Exclusive: Melati Wijsen Of Bye Bye Plastic Bags & Youthtopia ‘Systemic Change Is Key, We Need To Hold Those In Power Accountable’
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In 2013, when she was just twelve years old, Melati Wijsen and her sister Isabel started Bye Bye Plastic Bags, the Bali-based movement that became a global youth-driven sensation to eliminate the use of plastic bags in Bali and elsewhere. Since then, youths all over the world have been refusing single-use plastics in order to raise awareness about the plight of our oceans, the environment and the climate crisis. Today, the inspirational 20-year-old, long-time vegetarian and star of the 2020 documentary Bigger Than Us, is focused on another initiative she founded, called Youthtopia, which empowers frontline young changemakers to create the impact they want to see. In this insightful interview, Melati talks to Green Queen about her activist journey and her work today, and shares her hopes for the future as well as her advice for other budding changemakers out there.
GQ: It’s been many years since you founded Bye Bye Plastic Bags with your sister Isabel and spearheaded the youth-led anti-plastic movement. What is your mission today, now that many more people are aware of the damage plastics are having on the environment?
MW:I think when we started, the mission was very clear. We wanted a plastic bag-free Bali, and I think the reason why we are where we are today is thanks to the clarity of that vision. You mentioned the anti-plastic movement, but the strength of Bye Bye Plastic Bags was that we really focused on plastic bags. It let us put our foot in the door to create this larger movement and create a bigger momentum than ever before, because people could understand what change exactly we were looking for. I guess the goal back then was very clear. Today, we’ve become a global movement. We have 57 teams in 30 countries all around the world, led by other young people. The goal now really is to help empower and inspire them to be able to create the change and implementation that we were able to, here in Bali. So that’s really what the long-lasting goal of Bye Bye Plastic Bags is now.
GQ: You’ve since started a new initiative, Youthopia. Why did you start it and how is it different to other campaigns out there?
MW: After almost eight years of being on the front lines of Bye Bye Plastic Bags, we’ve spoken to over half a million students, often online, and no matter what part of the world we’re in or which age group, whenever we share our story and how we as young changemakers were able to actually create change, we always got the same question: How can I do what you do?
Our mission here is really to help accelerate this positive change, because we know we don’t have the luxury of time and that we need more empowered young changemakers.
So that’s where Youthtopia comes in. We’re a community centric learning platform. We are a youth empowering ecosystem, where we work together with real life, frontline, young changemakers, who have their own projects and their own track record of change. We come together at Youthtopia to build these peer-to-peer programmes that help inspire and empower the rising young changemakers with the how to be a young changemaker. That’s the difference. Unlike Bye Bye Plastic Bags, we’re not only focusing on plastic pollution, but all the 17 Sustainable Development Goals. Our mission here is really to help accelerate this positive change, because we know we don’t have the luxury of time and that we need more empowered young changemakers.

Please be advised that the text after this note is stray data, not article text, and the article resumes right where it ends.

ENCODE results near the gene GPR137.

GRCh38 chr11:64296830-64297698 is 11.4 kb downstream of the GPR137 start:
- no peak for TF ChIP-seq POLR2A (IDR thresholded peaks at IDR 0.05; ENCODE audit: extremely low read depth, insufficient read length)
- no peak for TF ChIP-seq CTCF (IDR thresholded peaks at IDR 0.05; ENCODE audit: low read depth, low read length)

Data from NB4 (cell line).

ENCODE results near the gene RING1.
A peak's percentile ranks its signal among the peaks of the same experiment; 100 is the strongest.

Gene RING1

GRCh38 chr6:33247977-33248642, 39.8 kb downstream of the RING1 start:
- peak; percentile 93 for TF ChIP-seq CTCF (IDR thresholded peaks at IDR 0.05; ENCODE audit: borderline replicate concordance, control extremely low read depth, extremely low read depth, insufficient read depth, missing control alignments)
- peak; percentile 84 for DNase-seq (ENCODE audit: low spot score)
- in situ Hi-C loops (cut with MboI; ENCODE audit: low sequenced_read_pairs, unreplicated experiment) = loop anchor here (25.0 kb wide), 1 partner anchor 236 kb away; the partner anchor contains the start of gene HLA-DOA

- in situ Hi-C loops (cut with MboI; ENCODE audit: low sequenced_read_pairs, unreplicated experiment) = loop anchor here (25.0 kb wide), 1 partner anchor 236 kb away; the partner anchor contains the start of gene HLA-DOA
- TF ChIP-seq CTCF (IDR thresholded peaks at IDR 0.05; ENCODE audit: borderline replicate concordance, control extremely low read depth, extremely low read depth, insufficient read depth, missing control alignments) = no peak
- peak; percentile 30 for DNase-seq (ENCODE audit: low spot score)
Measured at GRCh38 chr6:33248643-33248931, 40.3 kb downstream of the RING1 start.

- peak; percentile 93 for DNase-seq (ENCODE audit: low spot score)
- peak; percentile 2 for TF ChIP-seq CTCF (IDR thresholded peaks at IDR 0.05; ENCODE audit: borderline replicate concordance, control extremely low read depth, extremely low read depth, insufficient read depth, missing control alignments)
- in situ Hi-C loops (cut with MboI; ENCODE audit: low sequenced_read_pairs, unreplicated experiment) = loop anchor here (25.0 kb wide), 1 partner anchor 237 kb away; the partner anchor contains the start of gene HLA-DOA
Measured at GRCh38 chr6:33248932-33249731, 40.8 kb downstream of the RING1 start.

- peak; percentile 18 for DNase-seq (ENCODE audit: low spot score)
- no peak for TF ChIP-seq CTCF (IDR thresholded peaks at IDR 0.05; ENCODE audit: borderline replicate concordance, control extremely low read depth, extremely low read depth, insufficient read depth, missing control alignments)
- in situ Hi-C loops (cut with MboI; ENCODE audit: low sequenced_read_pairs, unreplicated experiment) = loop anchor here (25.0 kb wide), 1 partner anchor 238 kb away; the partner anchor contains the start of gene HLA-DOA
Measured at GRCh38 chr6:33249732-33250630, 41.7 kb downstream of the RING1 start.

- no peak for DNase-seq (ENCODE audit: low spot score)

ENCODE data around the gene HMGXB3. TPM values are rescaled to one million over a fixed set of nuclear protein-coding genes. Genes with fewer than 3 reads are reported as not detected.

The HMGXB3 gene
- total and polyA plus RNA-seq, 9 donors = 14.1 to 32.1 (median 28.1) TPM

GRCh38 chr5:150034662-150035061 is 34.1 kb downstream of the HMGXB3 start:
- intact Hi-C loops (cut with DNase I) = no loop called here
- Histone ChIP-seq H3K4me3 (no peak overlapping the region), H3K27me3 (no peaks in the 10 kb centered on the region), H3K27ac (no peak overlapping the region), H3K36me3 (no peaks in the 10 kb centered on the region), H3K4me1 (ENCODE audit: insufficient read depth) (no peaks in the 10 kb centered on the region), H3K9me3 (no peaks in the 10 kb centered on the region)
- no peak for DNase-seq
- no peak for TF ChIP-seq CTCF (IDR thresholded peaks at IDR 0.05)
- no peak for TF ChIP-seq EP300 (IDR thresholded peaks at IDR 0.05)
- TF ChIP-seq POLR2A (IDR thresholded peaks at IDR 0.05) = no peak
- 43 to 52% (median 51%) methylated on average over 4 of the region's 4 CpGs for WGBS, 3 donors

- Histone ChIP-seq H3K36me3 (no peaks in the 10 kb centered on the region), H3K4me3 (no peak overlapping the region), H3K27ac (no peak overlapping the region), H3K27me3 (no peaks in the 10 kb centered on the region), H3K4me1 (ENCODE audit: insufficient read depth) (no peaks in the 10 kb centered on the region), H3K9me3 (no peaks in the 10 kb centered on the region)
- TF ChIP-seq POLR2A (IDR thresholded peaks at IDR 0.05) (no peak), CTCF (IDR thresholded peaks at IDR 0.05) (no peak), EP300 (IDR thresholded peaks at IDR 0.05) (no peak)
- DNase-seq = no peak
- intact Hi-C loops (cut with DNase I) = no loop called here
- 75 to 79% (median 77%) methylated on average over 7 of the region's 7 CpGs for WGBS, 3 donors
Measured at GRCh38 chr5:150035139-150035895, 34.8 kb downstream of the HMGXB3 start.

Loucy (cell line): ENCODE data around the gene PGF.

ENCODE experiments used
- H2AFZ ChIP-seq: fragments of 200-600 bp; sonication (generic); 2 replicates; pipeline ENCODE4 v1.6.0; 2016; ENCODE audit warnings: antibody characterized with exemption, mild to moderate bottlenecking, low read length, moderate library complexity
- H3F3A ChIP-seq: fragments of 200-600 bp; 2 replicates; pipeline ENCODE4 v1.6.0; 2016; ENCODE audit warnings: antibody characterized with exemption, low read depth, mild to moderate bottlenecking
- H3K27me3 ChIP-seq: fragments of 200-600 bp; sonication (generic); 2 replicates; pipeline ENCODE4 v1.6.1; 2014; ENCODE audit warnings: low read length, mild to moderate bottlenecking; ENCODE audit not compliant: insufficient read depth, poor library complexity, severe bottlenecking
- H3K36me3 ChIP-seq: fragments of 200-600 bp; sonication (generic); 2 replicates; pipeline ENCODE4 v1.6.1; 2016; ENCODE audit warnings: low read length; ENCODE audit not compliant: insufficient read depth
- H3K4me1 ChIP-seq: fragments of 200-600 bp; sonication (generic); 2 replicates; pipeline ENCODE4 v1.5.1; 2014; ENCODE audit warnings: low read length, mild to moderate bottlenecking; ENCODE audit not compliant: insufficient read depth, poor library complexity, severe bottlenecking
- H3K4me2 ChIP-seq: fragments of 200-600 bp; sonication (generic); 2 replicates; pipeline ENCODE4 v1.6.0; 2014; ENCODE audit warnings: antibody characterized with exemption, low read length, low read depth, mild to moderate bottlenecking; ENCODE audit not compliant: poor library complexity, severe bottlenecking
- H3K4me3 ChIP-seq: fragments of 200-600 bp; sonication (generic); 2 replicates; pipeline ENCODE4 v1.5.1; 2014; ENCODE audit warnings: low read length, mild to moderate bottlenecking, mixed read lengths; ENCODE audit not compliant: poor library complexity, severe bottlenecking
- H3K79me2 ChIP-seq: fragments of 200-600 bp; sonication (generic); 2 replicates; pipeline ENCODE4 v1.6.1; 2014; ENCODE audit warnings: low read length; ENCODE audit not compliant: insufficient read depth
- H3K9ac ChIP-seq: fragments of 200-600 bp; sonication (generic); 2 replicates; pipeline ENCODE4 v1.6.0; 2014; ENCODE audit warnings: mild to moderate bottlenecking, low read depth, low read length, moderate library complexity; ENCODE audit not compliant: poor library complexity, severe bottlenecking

GQ: Do you believe that young people of today will be able to save the world? Are younger generations the ones pushing for tidal change, as opposed to grown-ups?
MW: I definitely believe that we feel we have this massive responsibility to do everything in our power to make sure we’re working to a future that we’re proud of. You know, I think we’re seeing young people at a younger and younger age now getting involved with putting forward solutions. So I do believe a big driver of change is the younger generation.
GQ: How much did your time at Green School Bali shape your work today?
MW: Yes, of course, Green School was a beautiful school to attend. Both projects were not created during my time at Green School. But what I was provided at Green School was a community of support from teachers and individuals to do the work I do today.
GQ: An upcoming movie, Pulau Plastik, is set to be released on Earth Day (April 22). It follows the worsening plastic crisis in Indonesia. What’s your take on the film and is plastic pollution getting worse instead of better?
MW: Yes. Pulau Plastik is actually made by several of our friends or colleagues in the space of the no plastic movement that we’ve collaborated with before and look up to very much. We’re very much looking forward to being able to share and push Pulau Plastic out as much as possible. Because yes, as much as there is interest and willingness and attention that is being put on plastic pollution, in terms of action and change, policy-wise, the key word here is implementation. That’s why there isn’t as much significant difference in fighting plastic pollution, and that’s where the people behind the film are so important [sic] to continuously place the top-of-mind focus on the issue of plastic.
I think we have no other choice than to really change…Going back to normal doesn’t exist, because normal does not exist.
GQ: When it comes to sustainability and the climate crisis, do you ever feel depressed about the state of the world? Do you believe humanity can change?
MW: I think we have no other choice than to really change. If there’s one thing that we should have learned in the year 2020, is that business-as-usual can no longer work. Going back to normal doesn’t exist, because normal does not exist. And this, I think our generation really understands, because we have been given an opportunity to really change the way we go about our lives, whether that’s on a personal matter or in any position we are in, from being a CEO or manager, or a teacher, a mum, dad, or young changemaker. We can all enact changes on all these levels. That’s what’s really necessary.
GQ: How do you stay hopeful and motivated, despite so many challenges?
MW: Whenever I’m feeling down or overwhelmed, which is an emotion that I often feel in this space, I try and remember the bigger picture. I try to remember that I’m not alone. That’s the power of Youthtopia, with all these other changemakers coming together. That’s what brings me motivation and hope. I can already see so many of us, not waiting for permission to create change, but just going ahead and doing it.
GQ: A lot of your work focuses on what consumers can do. What about regulation and government action? How important a role do you think that plays?
MW: Well, I think with plastic bags, one part of it was empowering the individual. But I think we always were urging for policy change, because we understood that regulation is key. At the same time, it’s really important to focus on individuals because we can inspire and motivate people to create daily changes in their personal life. Of course, what we do need to start seeing is the systemic change and solutions that are accessible to all, ones that leave no one behind. I think regulation, policy change, systemic change, is what is key in any changemakers’ role, not only to inspire the individual, but to make sure that we’re holding those in positions of power accountable as well.